Pooping on the Moon Is a Messy Business

In addition to raising these legal and ethical quandaries, the Apollo waste bags have also inspired exciting scientific questions. How long did those bagged microbes last on the Moon? Did exposure to such unforgiving conditions prompt any mutations or adaptations? Since all species on Earth descend from microbes, this line of research would shed new light on the great mysteries of how and where life emerges in the universe. Answers to some of the most profound and ancient questions about our place in the cosmos may indeed be waiting in Neil Armstrong’s 55-year-old spent diapers.

“We are this multiplicity,” says Katherine Sammler, a human geographer at the University of Twente in the Netherlands, who has written about waste management in space through the lens of critical social theory. “We bring with us nonhuman passengers, like microbes and bacteria, as well as our own bodies and the things that go in and out of them. We have to think about the passengers that come with us and their experience of gravity and radiation on the moon.” The bags of waste would be rich sites for doing research, they add. “What’s there? What’s left?”

In his mission concept, Lupisella proposes answering some of those questions by conducting biomolecular sequencing, among other experiments, on samples of Apollo astronaut poop. These efforts could potentially reveal whether the microbes experienced an altered rate of genetic mutations after being marooned on the Moon, which hypothetically could provide an adaptive advantage. Lupisella is also curious about whether any microbial spores in the bags could be revived in the right conditions.

“We already know life outside humans is robust, and can survive weird environments, but if the human microbiome can survive in those environments, like say on the Moon, that’s even more of a strong indicator of how tenacious life can be,” Lupisella says. “It would be another data point that says it’s a little bit easier to believe that life can exist in lots of places throughout the galaxy, solar system, and universe at large.”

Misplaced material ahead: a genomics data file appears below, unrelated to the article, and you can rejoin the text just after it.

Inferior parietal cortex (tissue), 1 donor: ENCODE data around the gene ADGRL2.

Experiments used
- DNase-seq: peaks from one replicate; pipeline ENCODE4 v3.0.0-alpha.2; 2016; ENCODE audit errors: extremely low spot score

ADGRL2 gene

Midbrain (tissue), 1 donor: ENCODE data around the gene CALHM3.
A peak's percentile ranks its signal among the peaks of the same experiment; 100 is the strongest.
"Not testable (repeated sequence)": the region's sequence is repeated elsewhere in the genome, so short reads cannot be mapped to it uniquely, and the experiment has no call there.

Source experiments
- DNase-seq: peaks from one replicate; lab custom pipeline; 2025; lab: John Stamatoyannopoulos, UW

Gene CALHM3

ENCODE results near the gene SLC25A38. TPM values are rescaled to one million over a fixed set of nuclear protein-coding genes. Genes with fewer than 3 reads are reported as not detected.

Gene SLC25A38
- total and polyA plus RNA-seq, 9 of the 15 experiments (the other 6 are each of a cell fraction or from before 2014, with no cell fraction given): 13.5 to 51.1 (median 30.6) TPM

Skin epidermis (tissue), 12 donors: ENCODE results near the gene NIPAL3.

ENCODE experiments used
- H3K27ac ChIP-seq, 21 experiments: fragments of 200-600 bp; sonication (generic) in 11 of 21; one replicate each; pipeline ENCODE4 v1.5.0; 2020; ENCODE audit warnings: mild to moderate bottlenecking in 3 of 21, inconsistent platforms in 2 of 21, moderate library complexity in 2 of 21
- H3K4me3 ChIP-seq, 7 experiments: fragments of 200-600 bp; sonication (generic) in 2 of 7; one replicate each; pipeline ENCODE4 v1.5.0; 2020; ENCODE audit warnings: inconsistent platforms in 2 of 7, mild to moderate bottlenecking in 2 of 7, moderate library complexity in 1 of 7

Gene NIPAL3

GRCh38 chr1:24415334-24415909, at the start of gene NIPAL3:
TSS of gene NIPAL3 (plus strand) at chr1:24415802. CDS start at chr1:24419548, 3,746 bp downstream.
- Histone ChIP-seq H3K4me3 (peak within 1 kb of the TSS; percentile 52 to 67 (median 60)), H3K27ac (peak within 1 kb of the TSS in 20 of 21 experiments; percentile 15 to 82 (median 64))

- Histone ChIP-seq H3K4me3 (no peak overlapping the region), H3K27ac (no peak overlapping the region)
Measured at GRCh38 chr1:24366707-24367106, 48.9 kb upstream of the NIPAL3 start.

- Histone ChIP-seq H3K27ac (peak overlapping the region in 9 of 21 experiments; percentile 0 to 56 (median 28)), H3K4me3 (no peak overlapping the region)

Astronauts have often reported that the number one question they receive from schoolchildren is how they go to the bathroom in space. It’s a simple query that exposes a complex and ever-evolving set of challenges, many of which remain unresolved. It’s not clear that we will ever unlock satisfying solutions to these problems, but the ongoing effort to confront the legal, ethical, and practical obstacles of waste management in space will yield returns back here on Earth as well.

“I’m so excited about working on space issues, because we do have an opportunity to do better,” de Zwart says. “We should be going in a way that is sustainable and responsible. We should be thinking about how to minimize waste. Of course, if you can crack that nut for space, then it’s going to have massive benefits on Earth, so that we can help our game here about waste management and disposal.”

For instance, billions of people on Earth do not have access to safe sanitation services, a situation that has galvanized campaigns to build more innovative toilets and sewage systems. Meanwhile, growing numbers of livestock worldwide, and the billions of tons of feces they produce each year, are straining waste management programs. Wastewater frequently pollutes environments and exposes humans to health risks, including respiratory illnesses or waste-related pathogens. Wastewater systems currently contribute to greenhouse gas emissions, while the effects of climate change, including extreme weather events like floods or hurricanes, impose more stress on waste infrastructure.

“Perhaps humanity can avoid the worst effects of global climate change by embracing what even the military-industrial complex determined was an absolutely necessity to any spacecraft, namely a bioregenerative life support system,” Munns and Nickelsen say in their book.

“In writing a book about what people have done with their shit in space, we have also written a book that speaks to the problem of what people have to do with their shit on Earth,” they conclude.

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